The four candidates vying for an at-large seat on the Portland City Council in the Nov. 2 election have similar outlooks on prioritizing the city’s affordable and available housing shortage and the need to provide homeless services, but they differ on their approaches.

Travis Curran, who ran for mayor in 2019; Planning Board Chairman Brandon Mazer; School board member Roberto Rodriguez; and attorney Stuart Tisdale Jr. are running for the seat being vacated by Nick Mavodones, who has served on the council for close to 25 years.

Curran’s focus is on addressing housing, in part by enforcing the city’s cap on short-term rentals, he said, because those rentals take houses off the market.

The city has already capped Airbnb rentals and owner-occupied and investment property rentals,” Curran said. “There is very little watchdogging on the enforcement of those policies. We need to enforce those. We need those homes and we don’t need tiny hotels, and there are way more than the cap.”

Curran would also like to see zoning reform to allow more apartments and multi-family houses in suburban areas of the city, farther from downtown.

Mazer said the housing supply in the city must be increased. Changes can be made to allow more multi-unit housing projects, such as relaxing parking requirements and providing developers with incentives to build in ways that allow more density.

“We need to incentivize more family housing,” Mazer said. “We need to look at our core corridors, like Brighton Avenue, Forest Avenue, those corridors that are peninsula adjacent where there could be more density to alleviate peninsula pressure.”

The housing problem must be addressed, Rodriguez said, but he would rely on experts to address it.

“Us candidates don’t need to have the idea or the plan that is going to fix our issues. There are a lot of really good proposals, and people doing this work in the city and state,” Rodriguez said.

Tisdale also said housing solutions are best left to experts, but contends that those efforts need to focus on the middle-class.

“If the teachers who teach the young people in a community can’t afford to live in it, I disagree with that,” he said. “You have those that are helped to find housing by the housing authority, which helps qualifying people, and then you have the people who live in the luxury condos, but you don’t have a middle population.”

The candidates differ on whether the 200-bed homeless services center planned for the Riverton area or smaller shelters would be best for the city.

Curran, who said he has experienced homelessness in the past, said the large shelter was a start but smaller shelters are also needed.

“Ithere’s a problem in a shelter you can get hit with criminal trespass, and you’re not allowed in for a full year,” Curran said. “Maine winters are rough. If there is one facility, and you get hit with that, what then?”

A large facility assures good quality services, Mazer said, while the city may have trouble staffing numerous small shelters.

“To have four or five emergency shelters providing the services that the shelter on Riverside will provide will be difficult from a staffing and funding perspective,” Mazer said. “From that viewpoint, I think a centralized shelter that can be open 24/7 with services on site makes more sense.”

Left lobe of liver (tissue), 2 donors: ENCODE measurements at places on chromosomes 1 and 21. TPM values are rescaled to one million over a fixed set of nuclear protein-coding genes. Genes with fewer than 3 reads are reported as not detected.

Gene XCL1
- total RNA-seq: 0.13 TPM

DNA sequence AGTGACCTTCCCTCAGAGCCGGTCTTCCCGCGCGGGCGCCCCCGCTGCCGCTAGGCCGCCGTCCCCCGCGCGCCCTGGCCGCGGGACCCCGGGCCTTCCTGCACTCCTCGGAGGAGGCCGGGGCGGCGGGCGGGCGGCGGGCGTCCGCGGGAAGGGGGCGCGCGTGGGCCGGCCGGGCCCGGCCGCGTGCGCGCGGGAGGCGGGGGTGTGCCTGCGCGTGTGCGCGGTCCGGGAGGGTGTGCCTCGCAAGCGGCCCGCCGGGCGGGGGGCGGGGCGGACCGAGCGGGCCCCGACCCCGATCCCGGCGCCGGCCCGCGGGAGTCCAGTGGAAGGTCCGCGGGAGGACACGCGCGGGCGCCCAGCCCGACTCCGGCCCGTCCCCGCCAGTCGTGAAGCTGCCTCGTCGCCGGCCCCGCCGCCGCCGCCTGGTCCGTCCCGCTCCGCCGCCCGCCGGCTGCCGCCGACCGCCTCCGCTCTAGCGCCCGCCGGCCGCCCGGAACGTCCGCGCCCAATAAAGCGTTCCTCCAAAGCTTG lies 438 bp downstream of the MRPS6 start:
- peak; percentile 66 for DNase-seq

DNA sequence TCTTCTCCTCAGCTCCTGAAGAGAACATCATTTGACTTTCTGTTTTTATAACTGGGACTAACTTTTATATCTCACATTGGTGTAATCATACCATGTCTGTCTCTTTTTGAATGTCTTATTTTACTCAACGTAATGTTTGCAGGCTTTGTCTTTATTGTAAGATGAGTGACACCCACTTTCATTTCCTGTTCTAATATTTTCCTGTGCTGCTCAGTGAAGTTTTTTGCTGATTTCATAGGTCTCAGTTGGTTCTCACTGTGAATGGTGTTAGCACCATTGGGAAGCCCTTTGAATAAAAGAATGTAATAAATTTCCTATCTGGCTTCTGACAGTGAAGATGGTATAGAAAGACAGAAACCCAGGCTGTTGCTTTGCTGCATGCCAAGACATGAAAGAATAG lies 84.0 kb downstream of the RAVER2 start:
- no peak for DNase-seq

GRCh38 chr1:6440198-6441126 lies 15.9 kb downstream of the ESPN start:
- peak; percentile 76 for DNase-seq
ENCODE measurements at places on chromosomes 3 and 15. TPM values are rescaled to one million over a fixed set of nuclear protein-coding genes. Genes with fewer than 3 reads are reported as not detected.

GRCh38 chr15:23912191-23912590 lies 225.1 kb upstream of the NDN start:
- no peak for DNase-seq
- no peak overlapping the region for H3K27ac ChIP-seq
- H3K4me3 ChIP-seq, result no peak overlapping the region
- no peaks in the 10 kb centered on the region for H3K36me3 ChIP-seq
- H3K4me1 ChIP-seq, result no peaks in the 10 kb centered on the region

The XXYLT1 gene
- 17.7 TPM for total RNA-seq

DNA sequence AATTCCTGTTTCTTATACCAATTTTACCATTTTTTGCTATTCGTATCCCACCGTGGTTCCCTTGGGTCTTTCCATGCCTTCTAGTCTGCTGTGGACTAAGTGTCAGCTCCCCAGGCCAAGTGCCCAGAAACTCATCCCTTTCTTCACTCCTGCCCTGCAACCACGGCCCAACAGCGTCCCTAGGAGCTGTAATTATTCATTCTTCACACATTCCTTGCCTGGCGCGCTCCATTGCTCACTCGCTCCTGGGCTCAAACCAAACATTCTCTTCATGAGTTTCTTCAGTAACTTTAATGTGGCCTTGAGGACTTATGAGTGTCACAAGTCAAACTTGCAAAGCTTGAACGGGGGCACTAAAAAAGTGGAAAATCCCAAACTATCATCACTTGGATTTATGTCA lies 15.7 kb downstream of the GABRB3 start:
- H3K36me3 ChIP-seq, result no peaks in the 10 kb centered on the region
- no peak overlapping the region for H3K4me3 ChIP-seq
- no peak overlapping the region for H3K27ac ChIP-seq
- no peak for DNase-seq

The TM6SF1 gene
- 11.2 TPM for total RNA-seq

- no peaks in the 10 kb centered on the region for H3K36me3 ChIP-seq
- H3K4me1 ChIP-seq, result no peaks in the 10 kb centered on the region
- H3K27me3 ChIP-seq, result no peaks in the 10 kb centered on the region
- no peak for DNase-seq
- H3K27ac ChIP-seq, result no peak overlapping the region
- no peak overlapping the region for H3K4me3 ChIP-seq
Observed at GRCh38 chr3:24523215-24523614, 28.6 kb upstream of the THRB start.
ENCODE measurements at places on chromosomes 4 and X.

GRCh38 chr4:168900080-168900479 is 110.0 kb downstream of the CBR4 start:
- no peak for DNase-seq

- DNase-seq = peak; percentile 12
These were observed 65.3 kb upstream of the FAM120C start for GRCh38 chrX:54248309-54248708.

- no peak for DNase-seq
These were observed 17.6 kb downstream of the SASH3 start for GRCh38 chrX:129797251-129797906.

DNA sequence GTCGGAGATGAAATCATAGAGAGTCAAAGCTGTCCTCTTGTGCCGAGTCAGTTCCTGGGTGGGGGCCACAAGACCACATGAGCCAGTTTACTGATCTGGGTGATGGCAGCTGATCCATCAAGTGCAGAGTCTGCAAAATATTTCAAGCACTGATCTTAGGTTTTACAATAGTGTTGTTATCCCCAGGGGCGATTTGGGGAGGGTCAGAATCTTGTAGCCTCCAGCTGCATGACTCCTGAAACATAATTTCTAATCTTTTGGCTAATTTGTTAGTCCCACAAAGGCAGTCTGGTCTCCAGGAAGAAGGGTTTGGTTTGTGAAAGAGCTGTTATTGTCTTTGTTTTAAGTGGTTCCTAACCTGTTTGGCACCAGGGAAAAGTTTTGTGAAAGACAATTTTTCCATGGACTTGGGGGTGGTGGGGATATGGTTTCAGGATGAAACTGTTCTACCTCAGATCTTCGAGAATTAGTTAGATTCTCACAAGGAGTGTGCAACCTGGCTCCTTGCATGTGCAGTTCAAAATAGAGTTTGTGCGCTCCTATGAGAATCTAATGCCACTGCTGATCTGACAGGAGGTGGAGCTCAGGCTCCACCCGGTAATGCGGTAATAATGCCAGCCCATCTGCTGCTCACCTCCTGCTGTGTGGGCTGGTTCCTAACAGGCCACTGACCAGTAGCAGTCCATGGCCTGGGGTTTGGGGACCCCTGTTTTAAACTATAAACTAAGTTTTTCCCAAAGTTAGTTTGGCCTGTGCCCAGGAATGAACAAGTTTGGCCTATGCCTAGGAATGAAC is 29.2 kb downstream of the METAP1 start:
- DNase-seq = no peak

Rodriguez, too, focused on quality as opposed to size.

We need that expectation of that centralized goal, which means high-quality services to our unhoused community members,” Rodriguez said.

Tisdale said he supports the large shelter over small facilities “if there must be a shelter,” noting numerous shelters in neighborhoods would be “impossible” to pass as a council.

At the same time, Tisdale would like to see proposals to reduce the number of “panhandlers” in the city, particularly those who may be able to work.

“The proliferation of panhandling … makes a bad impression,” Tisdale said. “There’s no need for it. Businesses around can’t find enough people to work, social services are ample. When panhandlers are in front of a business, it discourages people from going in the business. It‘s enabling a group of people that are not being helped by being enabled.”

The candidates also cite a number of other priorities.

Curran said he would like to see a local option sales taxes for tourist-based services to alleviate property tax, such as cruises; more work done in harm reduction to combat the opioid epidemic, such as safe injection sites; the expansion of public transportation at night; and an increase in the number of municipal parking lots.

Mazer said he also would like to focus on improving public transit opportunities.

Rodriguez stressed collaboration and representing all his constituents. He would focus his efforts on bringing in marginalized groups, whose opinions might otherwise be overlooked, to speak at council meetings. He cited as an example a vocal group of advocates who wanted to remove police officers from schools and succeeded in doing so.

If I see there is a handful of privileged folks advocating for something, I have to question who is not in the room and who we are not hearing advocacy for,” Rodriguez said. “What we lack is the political will to carry these things forward.”

Tisdale said his focus would also be on collaboration. He said there has been a lack of moderate voices in the city, and though he is an “embarrassed Republican” following the Trump presidency, he would often vote across party lines, he said.

The election takes place Nov. 2. Polling locations, which can be found online on the city clerk’s website, open at 7 a.m. and close at 8 p.m.

For more information about the election, including how to request an absentee ballot, visit portlandmaine.gov/1116/November-Municipal-Election.

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